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GALLEX or Gallium Experiment was a radiochemical neutrino detection experiment that ran between 1991 and 1997 at the Laboratori Nazionali del Gran Sasso (LNGS). This project was performed by an international collaboration of French, German, Italian, Israeli, Polish and American scientists led by the Max-Planck-Institut für Kernphysik Heidelberg. After brief interruption, the experiment was continued under a new name GNO (Gallium Neutrino Observatory) from May 1998 to April 2003.

It was designed to detect solar neutrinos and prove theories related to the Sun's energy creation mechanism. Before this experiment (and the SAGE experiment that ran concurrently), there had been no observation of low energy solar neutrinos.

Location

The experiment's main components, the tank and the counters, were located in the underground astrophysical laboratory Laboratori Nazionali del Gran Sasso in the Italian Abruzzo province, near L'Aquila, and situated inside the 2912-metre-high Gran Sasso mountain. Its place under a depth of rock equivalent of 3200 metres of water was important to shield from cosmic rays. This laboratory is accessible by a highway A-24, which runs through the mountain.
Detector

The 54-m3 detector tank was filled with 101 tons of gallium trichloride-hydrochloric acid solution, which contained 30.3 tons of gallium. The gallium in this solution acted as the target for a neutrino-induced nuclear reaction, which transmuted it into germanium through the following reaction:

νe + 71Ga → 71Ge + e−.

The threshold for neutrino detection by this reaction is very low (233.2 keV), and this is also the reason why gallium was chosen: other reactions (as with chlorine-37) have higher thresholds and are thus unable to detect low-energy neutrinos. In fact, the low energy threshold makes the reaction with gallium suitable to the detection of neutrinos emitted in the initial proton fusion reaction of the proton-proton chain reaction, which have a maximum energy of 420 keV.

The produced germanium-71 was chemically extracted from the detector, converted to germane (71GeH4). Its decay, with a half life of 11.43 days, was detected by counters. Each detected decay corresponded to one detected neutrino.
Results

During the period 1991-1997, the detector measured capture rate of 73.1 SNU (Solar neutrino units). The follow-up GNO experiment found the capture rate 62.9. [1]

The rate of neutrinos detected by this experiment disagreed with standard solar model predictions. Thanks to the use of gallium, it was the first experiment to observe solar initial pp neutrinos. Another important result was the detection of a smaller number of neutrinos than the standard model predicted (the solar neutrino problem). After detector calibration the amount did not change. This discrepancy has since been explained: such radiochemical neutrino detectors are sensitive only to electron neutrinos, and not to muon neutrinos or tau neutrinos, hence the neutrino oscillation of electron neutrinos emitted from the sun and travelling to the earth accounts for the discrepancy.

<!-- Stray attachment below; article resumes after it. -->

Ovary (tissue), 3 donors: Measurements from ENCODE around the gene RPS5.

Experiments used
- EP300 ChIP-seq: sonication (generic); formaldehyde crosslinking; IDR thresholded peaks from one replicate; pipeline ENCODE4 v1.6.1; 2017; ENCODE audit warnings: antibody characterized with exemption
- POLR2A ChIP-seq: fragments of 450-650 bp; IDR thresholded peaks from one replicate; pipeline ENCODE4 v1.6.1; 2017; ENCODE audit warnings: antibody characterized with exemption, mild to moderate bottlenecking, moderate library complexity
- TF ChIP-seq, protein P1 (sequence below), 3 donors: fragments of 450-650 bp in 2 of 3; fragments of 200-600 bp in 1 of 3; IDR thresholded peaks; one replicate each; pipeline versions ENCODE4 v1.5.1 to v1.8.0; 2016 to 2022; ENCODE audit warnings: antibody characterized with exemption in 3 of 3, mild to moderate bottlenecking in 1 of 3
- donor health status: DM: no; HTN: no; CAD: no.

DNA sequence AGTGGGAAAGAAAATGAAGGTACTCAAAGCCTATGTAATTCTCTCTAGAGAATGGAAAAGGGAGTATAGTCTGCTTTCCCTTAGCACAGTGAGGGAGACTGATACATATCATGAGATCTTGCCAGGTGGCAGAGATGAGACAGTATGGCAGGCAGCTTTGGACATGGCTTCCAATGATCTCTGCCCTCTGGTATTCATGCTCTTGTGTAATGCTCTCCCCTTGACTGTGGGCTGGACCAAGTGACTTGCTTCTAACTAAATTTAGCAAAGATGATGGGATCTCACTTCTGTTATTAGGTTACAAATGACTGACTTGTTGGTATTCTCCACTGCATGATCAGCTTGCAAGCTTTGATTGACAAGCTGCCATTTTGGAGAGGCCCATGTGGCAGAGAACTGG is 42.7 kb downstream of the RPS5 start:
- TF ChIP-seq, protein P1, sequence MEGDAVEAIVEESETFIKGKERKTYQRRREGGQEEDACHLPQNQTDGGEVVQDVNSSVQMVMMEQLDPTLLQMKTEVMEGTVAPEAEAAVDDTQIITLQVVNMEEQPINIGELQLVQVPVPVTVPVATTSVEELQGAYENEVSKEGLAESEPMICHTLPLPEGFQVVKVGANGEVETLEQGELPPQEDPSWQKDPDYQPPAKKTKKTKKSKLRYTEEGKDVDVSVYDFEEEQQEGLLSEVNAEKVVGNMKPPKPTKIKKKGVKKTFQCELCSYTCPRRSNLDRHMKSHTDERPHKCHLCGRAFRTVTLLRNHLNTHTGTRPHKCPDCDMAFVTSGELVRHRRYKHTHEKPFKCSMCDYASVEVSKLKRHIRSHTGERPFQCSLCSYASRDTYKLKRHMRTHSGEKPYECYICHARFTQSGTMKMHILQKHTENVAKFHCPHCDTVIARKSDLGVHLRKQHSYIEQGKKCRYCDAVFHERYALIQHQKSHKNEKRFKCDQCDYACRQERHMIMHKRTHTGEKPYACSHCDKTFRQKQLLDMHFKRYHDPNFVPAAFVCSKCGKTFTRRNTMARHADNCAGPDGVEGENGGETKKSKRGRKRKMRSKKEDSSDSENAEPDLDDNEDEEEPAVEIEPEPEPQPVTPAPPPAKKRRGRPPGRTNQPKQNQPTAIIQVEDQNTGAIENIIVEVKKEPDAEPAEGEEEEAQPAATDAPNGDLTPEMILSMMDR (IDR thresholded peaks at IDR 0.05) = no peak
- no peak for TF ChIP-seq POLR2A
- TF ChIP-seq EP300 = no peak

Other experiments

The first solar neutrino detection, the Homestake Experiment, used chlorine-37 to detect neutrinos with energies down to 814 keV.

After the end of GALLEX its successor project, the Gallium Neutrino Observatory or G.N.O., was started at LNGS in April 1998.[2] The project continued until 2003.

A similar experiment detecting solar neutrinos using liquid gallium-71 was the Russian-American Gallium Experiment SAGE.
References

Gavrin, Vladimir N. (2011). "The Russian-American gallium experiment SAGE". Physics-Uspekhi. 54 (9): 941–949. Bibcode:2011PhyU...54..941G. doi:10.3367/UFNe.0181.201109g.0975.

GNO (Gallium Neutrino Observatory), October 2000. Retrieved 1 Oct. 2018.

External links

The GALLEX experiment

vte

Neutrino detectors, experiments, and facilities
Discoveries

Cowan–Reines ( ν e) Lederman–Schwartz–Steinberger ( ν μ) DONUT ( ν τ) Neutrino oscillation SN 1987 neutrino burst

Operating
(divided by
primary
neutrino
source)
Astronomical

ANITA ANTARES ASD BDUNT Borexino BUST HALO IceCube LVD NEVOD SAGE Super-Kamiokande SNEWS

Reactor

Daya Bay Double Chooz KamLAND RENO STEREO

Accelerator

ANNIE ICARUS (Fermilab) MicroBooNE MINERνA MiniBooNE NA61/SHINE NOνA NuMI T2K

0νββ

AMoRE COBRA CUORE EXO GERDA KamLAND-Zen MAJORANA NEXT PandaX SNO+ XMASS

Other

KATRIN WITCH

Construction

ARA ARIANNA Baikal-GVD BEST DUNE Hyper-Kamiokande JUNO KM3NeT SuperNEMO FASERν

Retired

AMANDA CDHS Chooz CNGS Cuoricino DONUT ERPM GALLEX Gargamelle GNO Heidelberg-Moscow Homestake ICARUS IGEX IMB K2K Kamiokande KARMEN KGF LSND MACRO MINOS MINOS+ NARC NEMO OPERA RICE SciBooNE SNO Soudan 2 Utah

Proposed

CUPID GRAND INO LAGUNA LEGEND LENA Neutrino Factory nEXO Nucifer SBND UNO JEM-EUSO WATCHMAN

Cancelled

DUMAND Project Long Baseline Neutrino Experiment NEMO Project NESTOR Project SOX BOREX

See also

BNO (Baksan or Baxan Neutrino Observatory) Kamioka Observatory LNGS SNOLAB List of neutrino experiments

Physics Encyclopedia

World

Index

Hellenica World - Scientific Library

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